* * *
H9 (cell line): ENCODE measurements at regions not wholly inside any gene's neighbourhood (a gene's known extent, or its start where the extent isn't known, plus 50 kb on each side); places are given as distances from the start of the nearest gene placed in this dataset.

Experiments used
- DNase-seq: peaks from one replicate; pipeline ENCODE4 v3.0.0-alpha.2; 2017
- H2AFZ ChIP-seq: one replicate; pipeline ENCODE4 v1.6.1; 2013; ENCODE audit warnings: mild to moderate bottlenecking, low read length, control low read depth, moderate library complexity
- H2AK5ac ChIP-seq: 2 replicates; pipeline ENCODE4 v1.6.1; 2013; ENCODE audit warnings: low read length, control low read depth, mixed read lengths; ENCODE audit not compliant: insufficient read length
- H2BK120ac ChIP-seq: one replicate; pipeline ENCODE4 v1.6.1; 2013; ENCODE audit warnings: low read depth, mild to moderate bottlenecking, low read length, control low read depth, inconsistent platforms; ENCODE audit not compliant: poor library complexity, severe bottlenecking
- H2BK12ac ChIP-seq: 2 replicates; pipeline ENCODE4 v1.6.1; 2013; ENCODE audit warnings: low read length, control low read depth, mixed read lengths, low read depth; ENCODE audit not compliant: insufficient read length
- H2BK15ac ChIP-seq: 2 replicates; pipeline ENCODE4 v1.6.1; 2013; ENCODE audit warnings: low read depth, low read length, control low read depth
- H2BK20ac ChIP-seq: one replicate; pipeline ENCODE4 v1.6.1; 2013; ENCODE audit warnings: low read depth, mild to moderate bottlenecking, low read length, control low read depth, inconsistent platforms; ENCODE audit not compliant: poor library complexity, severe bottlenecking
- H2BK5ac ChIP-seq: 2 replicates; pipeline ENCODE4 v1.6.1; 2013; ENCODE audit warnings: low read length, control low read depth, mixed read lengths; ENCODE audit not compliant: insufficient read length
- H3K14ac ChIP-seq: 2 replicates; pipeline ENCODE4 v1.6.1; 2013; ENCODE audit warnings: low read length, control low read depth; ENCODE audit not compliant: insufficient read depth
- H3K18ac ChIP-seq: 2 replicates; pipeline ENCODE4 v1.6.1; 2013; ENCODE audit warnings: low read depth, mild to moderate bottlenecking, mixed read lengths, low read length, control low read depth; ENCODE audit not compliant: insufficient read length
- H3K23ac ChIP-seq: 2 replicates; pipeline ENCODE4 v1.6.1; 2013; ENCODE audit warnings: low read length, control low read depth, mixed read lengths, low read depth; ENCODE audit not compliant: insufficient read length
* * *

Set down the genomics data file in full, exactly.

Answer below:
H9 (cell line): ENCODE measurements at regions not wholly inside any gene's neighbourhood (a gene's known extent, or its start where the extent isn't known, plus 50 kb on each side); places are given as distances from the start of the nearest gene placed in this dataset.

Experiments used
- DNase-seq: peaks from one replicate; pipeline ENCODE4 v3.0.0-alpha.2; 2017
- H2AFZ ChIP-seq: one replicate; pipeline ENCODE4 v1.6.1; 2013; ENCODE audit warnings: mild to moderate bottlenecking, low read length, control low read depth, moderate library complexity
- H2AK5ac ChIP-seq: 2 replicates; pipeline ENCODE4 v1.6.1; 2013; ENCODE audit warnings: low read length, control low read depth, mixed read lengths; ENCODE audit not compliant: insufficient read length
- H2BK120ac ChIP-seq: one replicate; pipeline ENCODE4 v1.6.1; 2013; ENCODE audit warnings: low read depth, mild to moderate bottlenecking, low read length, control low read depth, inconsistent platforms; ENCODE audit not compliant: poor library complexity, severe bottlenecking
- H2BK12ac ChIP-seq: 2 replicates; pipeline ENCODE4 v1.6.1; 2013; ENCODE audit warnings: low read length, control low read depth, mixed read lengths, low read depth; ENCODE audit not compliant: insufficient read length
- H2BK15ac ChIP-seq: 2 replicates; pipeline ENCODE4 v1.6.1; 2013; ENCODE audit warnings: low read depth, low read length, control low read depth
- H2BK20ac ChIP-seq: one replicate; pipeline ENCODE4 v1.6.1; 2013; ENCODE audit warnings: low read depth, mild to moderate bottlenecking, low read length, control low read depth, inconsistent platforms; ENCODE audit not compliant: poor library complexity, severe bottlenecking
- H2BK5ac ChIP-seq: 2 replicates; pipeline ENCODE4 v1.6.1; 2013; ENCODE audit warnings: low read length, control low read depth, mixed read lengths; ENCODE audit not compliant: insufficient read length
- H3K14ac ChIP-seq: 2 replicates; pipeline ENCODE4 v1.6.1; 2013; ENCODE audit warnings: low read length, control low read depth; ENCODE audit not compliant: insufficient read depth
- H3K18ac ChIP-seq: 2 replicates; pipeline ENCODE4 v1.6.1; 2013; ENCODE audit warnings: low read depth, mild to moderate bottlenecking, mixed read lengths, low read length, control low read depth; ENCODE audit not compliant: insufficient read length
- H3K23ac ChIP-seq: 2 replicates; pipeline ENCODE4 v1.6.1; 2013; ENCODE audit warnings: low read length, control low read depth, mixed read lengths, low read depth; ENCODE audit not compliant: insufficient read length